Himalayan Balsam is common beside UK rivers
Himalayan balsam was introduced as an ornamental plant in the 19th century but has since grown rapidly and infested the UK, mostly over riverbanks. It is classed as a non-native invasive species as it was introduced from the Himalayas region to the UK and has since dominated many ecosystems, threatening native species as it out competes them for light and nutrients. The plants are also capable of producing an incredible amount of pollen, therefore attracting much of the local wildlife to the detriment of many other plant species that rely on wasps and bees for pollination.
Himalayan balsam has almost been completely removed from the River Alyn because of the efforts of the North East Wales Wildlife Trust, who have been uprooting the plants on the riverbanks since 2009. Himalayan balsam is a shallow rooting plant, unlike Japanese knotweed, and can easily be taken from the ground without much effort or damage to the ecosystem. When the infestation dies away in the winter and leaves the riverbank barren, there is then a greater threat of soil erosion. There are, however, ways to control Himalayan balsam whilst reducing the threat of soil erosion.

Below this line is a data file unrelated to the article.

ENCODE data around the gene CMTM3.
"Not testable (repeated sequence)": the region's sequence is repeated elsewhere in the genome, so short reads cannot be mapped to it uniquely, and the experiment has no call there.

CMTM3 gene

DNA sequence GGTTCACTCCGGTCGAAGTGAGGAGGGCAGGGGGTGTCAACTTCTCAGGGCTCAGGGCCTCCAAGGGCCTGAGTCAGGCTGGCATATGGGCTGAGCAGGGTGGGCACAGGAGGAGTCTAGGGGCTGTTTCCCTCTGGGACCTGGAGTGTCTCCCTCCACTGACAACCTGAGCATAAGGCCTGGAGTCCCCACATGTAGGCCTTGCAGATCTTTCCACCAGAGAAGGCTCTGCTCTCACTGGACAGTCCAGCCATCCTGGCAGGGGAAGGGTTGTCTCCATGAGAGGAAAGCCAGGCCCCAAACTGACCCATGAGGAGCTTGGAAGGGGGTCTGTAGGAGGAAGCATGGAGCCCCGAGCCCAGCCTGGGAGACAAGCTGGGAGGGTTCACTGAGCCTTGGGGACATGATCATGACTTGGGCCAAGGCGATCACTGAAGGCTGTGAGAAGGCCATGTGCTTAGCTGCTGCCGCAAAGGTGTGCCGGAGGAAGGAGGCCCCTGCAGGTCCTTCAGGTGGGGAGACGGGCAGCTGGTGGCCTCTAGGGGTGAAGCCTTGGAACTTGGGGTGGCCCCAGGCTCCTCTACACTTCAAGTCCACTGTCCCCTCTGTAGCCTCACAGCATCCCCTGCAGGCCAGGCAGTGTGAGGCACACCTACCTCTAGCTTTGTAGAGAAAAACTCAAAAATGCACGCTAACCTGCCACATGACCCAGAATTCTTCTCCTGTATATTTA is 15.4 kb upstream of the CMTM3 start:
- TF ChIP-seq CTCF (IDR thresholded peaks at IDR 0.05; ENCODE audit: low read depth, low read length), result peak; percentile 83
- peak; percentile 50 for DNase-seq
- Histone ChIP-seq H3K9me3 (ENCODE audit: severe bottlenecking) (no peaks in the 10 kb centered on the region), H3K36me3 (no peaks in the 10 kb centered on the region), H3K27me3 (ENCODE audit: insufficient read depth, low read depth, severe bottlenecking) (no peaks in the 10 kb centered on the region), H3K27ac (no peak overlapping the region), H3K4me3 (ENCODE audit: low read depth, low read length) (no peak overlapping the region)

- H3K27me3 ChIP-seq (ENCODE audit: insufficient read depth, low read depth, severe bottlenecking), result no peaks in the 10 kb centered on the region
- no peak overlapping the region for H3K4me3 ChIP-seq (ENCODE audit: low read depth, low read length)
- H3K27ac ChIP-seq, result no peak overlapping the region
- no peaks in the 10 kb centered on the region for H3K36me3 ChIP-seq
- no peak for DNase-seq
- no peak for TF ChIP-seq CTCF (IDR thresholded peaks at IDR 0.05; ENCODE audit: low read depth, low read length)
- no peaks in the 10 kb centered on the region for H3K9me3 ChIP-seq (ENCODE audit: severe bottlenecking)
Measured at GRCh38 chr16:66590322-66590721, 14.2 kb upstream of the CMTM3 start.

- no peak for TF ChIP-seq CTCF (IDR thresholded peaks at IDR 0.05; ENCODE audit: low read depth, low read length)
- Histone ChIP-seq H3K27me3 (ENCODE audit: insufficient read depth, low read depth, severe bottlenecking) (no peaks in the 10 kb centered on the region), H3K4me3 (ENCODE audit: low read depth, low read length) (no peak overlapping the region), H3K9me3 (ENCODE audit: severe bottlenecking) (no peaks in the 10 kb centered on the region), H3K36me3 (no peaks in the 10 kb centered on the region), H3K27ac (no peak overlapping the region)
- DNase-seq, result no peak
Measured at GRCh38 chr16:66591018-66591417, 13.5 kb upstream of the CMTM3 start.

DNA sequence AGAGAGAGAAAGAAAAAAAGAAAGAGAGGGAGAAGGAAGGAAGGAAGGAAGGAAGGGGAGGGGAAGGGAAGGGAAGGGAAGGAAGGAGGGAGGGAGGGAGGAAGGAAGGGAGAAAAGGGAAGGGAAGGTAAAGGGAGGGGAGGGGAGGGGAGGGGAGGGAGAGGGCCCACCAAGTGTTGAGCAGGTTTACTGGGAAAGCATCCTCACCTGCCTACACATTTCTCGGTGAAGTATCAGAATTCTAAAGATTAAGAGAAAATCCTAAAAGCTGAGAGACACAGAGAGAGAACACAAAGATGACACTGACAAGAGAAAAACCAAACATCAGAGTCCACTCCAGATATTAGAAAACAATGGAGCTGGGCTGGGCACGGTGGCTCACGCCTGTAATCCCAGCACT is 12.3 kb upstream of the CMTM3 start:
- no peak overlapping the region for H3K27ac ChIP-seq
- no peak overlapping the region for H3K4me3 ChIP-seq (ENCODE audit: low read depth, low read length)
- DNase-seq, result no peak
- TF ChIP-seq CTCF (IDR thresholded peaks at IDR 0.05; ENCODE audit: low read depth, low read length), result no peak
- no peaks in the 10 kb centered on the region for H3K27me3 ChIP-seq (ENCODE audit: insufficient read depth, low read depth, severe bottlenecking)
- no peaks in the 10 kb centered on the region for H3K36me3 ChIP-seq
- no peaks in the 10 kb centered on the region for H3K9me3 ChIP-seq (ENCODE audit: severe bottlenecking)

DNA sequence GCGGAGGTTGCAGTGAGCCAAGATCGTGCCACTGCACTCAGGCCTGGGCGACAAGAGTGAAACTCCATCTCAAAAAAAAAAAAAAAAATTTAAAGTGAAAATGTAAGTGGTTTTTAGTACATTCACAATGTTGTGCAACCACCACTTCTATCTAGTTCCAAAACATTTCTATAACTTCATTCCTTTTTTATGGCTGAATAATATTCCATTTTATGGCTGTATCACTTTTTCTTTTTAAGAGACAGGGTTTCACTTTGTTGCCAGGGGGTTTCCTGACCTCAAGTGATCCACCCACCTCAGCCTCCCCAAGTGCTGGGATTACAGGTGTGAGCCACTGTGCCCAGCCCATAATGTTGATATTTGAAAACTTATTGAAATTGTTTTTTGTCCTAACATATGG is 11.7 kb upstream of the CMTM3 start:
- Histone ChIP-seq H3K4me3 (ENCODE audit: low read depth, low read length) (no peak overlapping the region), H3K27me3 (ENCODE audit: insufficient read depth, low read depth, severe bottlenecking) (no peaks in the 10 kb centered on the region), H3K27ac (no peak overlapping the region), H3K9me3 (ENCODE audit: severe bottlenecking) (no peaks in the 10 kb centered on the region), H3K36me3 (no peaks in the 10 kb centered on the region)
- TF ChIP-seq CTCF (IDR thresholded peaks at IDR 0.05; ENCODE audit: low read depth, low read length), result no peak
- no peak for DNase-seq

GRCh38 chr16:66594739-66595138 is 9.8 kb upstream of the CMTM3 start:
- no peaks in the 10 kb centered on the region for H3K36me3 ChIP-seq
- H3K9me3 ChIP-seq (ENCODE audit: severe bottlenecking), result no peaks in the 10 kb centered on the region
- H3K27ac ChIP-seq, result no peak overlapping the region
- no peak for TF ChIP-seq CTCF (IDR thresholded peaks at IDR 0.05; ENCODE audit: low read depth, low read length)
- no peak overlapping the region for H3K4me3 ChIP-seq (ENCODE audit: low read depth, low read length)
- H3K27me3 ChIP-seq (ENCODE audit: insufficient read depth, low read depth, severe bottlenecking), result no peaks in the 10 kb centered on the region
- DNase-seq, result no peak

The North East Wales Wildlife Trust believed the Himalayan balsam on the banks of the River Alyn was becoming a problem and over a number of years they removed prior to seeding all juvenile plants from the riverbank to reduce the risk of further infestation. The River Alyn is a feeder to the River Dee, which is a protected site so it was important to limit the spread of the infestation. The North East Wales Wildlife Trust felt that with enough volunteers they could efficiently clear the riverbank and eradicate the weeds from the area before they infested the protected area. After many years of hard work on the riverbanks, the Himalayan balsam has been 98% eradicated.
For further advice on Himalayan balsam control strategies and help with any other invasive weeds (Japanese knotweed, Giant hogweed etc.) call Invasive Weeds Agency on 08457 676 9252 or contact us here.
IWA. Getting to the root of the problem.